John Aldag – Liberal candidate

John Aldag – Liberal candidate

Cloverdale-Langley City candidate traversed Canada

Every week the Langley Advance profiles one candidate for the federal election.

The Liberal candidate for one of B.C.’s newest federal ridings has lived all across the west and north of the country.

John Aldag is running in the Cloverdale-Langley City riding, newly created from pieces of several old ridings.

Aldag is on a leave of absence from his work managing the Fort Langley National Historic Site, the latest posting in a 32-year career with Parks Canada.

Born in rural Saskatchewan, Aldag was pursuing a university degree in the 1980s when he was offered a full-time job with Parks Canada.

He took the posting and found himself bouncing around the country, working in Alberta, Yukon, Northwest Territories, and B.C.

When he was sent to Fort Smith, he had never been north of 60 before.

“It was an absolutely amazing experience,” Aldag said.

In Wood Buffalo National Park – larger than some small European countries – he was always invited to do the whooping crane counts, Aldag recalled.

The count was done by flying an airplane over the nesting grounds. When the plane went overhead, the cranes stood up. Then the pilot banked hard and the observer – Aldag – had to count the eggs in the nests in a hurry while peering through a pair of binoculars.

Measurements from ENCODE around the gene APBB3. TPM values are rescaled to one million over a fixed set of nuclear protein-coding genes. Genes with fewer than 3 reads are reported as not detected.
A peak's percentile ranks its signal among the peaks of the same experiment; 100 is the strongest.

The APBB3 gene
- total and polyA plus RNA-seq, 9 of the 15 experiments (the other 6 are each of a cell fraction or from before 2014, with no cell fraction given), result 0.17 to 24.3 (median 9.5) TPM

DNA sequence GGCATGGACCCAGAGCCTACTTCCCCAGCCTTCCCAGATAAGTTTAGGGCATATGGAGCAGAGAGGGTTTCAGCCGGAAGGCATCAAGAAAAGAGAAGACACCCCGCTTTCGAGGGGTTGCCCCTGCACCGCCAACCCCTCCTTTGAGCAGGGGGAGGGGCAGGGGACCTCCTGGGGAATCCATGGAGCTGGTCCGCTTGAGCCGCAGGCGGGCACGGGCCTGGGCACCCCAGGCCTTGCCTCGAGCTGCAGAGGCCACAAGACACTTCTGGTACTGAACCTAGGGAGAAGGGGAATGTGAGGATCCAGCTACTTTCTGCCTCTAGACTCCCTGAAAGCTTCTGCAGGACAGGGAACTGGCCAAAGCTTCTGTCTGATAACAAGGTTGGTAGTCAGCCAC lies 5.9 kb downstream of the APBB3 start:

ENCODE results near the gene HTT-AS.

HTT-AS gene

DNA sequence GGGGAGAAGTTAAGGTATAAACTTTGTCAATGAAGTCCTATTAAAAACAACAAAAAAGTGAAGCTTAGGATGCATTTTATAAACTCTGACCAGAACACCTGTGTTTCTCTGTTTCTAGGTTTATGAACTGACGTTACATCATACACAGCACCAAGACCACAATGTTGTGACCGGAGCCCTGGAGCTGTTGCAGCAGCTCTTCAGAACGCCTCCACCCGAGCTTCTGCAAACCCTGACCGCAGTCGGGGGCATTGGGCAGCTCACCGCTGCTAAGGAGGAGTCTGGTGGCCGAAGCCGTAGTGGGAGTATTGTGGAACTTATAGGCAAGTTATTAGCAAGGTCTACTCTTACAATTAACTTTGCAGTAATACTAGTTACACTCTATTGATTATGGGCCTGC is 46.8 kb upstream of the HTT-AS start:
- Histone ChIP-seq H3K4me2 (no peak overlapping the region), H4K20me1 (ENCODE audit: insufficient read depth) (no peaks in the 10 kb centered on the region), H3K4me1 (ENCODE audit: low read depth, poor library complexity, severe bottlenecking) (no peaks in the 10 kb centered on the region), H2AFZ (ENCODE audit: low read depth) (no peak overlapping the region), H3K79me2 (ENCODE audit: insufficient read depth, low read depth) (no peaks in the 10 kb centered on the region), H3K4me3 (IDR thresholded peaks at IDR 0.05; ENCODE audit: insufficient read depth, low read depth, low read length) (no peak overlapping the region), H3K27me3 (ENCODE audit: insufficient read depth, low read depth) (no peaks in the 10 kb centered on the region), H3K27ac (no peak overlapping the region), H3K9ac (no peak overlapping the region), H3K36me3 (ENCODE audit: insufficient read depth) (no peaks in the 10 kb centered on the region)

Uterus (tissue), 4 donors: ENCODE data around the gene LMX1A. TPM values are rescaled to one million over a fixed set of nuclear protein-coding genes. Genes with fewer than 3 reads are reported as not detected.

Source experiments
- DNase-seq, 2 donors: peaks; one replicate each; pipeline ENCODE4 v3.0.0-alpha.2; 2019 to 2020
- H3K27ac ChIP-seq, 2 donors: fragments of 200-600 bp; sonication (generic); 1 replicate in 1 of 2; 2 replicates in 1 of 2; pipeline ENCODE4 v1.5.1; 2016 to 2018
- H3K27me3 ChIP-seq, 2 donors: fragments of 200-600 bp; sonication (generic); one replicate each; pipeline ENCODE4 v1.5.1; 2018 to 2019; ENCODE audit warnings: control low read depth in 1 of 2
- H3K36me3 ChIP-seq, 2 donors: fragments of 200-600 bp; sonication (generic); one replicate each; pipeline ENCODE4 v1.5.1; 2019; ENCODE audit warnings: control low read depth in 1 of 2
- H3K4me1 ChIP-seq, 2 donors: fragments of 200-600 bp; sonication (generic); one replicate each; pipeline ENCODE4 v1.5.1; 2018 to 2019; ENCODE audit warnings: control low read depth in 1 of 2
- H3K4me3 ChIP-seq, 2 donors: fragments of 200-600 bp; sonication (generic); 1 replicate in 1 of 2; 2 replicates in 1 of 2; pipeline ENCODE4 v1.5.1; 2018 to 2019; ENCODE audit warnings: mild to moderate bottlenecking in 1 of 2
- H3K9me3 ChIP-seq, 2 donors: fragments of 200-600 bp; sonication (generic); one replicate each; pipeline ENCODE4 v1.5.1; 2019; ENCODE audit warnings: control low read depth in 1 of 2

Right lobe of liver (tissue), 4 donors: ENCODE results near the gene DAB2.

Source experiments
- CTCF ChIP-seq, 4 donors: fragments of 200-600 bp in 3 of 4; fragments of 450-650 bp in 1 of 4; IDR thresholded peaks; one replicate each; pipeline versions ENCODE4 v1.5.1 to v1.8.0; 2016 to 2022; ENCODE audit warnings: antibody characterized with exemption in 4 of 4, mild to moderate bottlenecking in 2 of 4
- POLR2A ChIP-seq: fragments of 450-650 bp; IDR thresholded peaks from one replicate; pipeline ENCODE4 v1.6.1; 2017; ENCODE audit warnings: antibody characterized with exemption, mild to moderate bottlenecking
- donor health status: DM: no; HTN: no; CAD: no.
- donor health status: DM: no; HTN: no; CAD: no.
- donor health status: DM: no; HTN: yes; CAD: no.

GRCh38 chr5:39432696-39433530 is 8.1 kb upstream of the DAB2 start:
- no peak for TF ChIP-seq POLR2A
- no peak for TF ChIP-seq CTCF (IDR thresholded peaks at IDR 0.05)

“I was always chosen to go along on the whooping crane flights because I was quick with the binoculars, and I didn’t barf,” Aldag said.

Over most of his career, which started in 1983, federal civil servants were not allowed to be politically active. Aldag didn’t think much about politics until the early 1990s when federal workers won the right to be politically active.

He said he found his values aligned with the Liberals, but that he stepped back from the party around 2005, when he said it seemed to have lost its way.

He joined the party two years ago as the party was in what he called its rebuilding phase.

Aldag was named as the Liberal candidate last year, and since late 2013 he’s been on leave from his job to campaign.

Because the riding where he’s competing is so new, Aldag has spent a lot of time knocking on doors, and even had business cards printed up with a map of the riding on one side.

“There’s still a bit of confusion,” he said.

Big issues for Aldag are jobs and the economy as well as transit and infrastructure – he believes transit would make a big difference fore people in the South of the Fraser area.

His own past has made him passionate about parks and the environment, he said, as well as about preserving what can be kept of built heritage.

A lot of older structures are being knocked down as the area develops rapidly, Aldag said.

“I think we need to understand what it is that we’re losing,” he said.

A new riding means it’s uncertain who the frontrunner will be.

“Is there a clear winner? No,” said Aldag.

The federal election will be held on Oct. 19.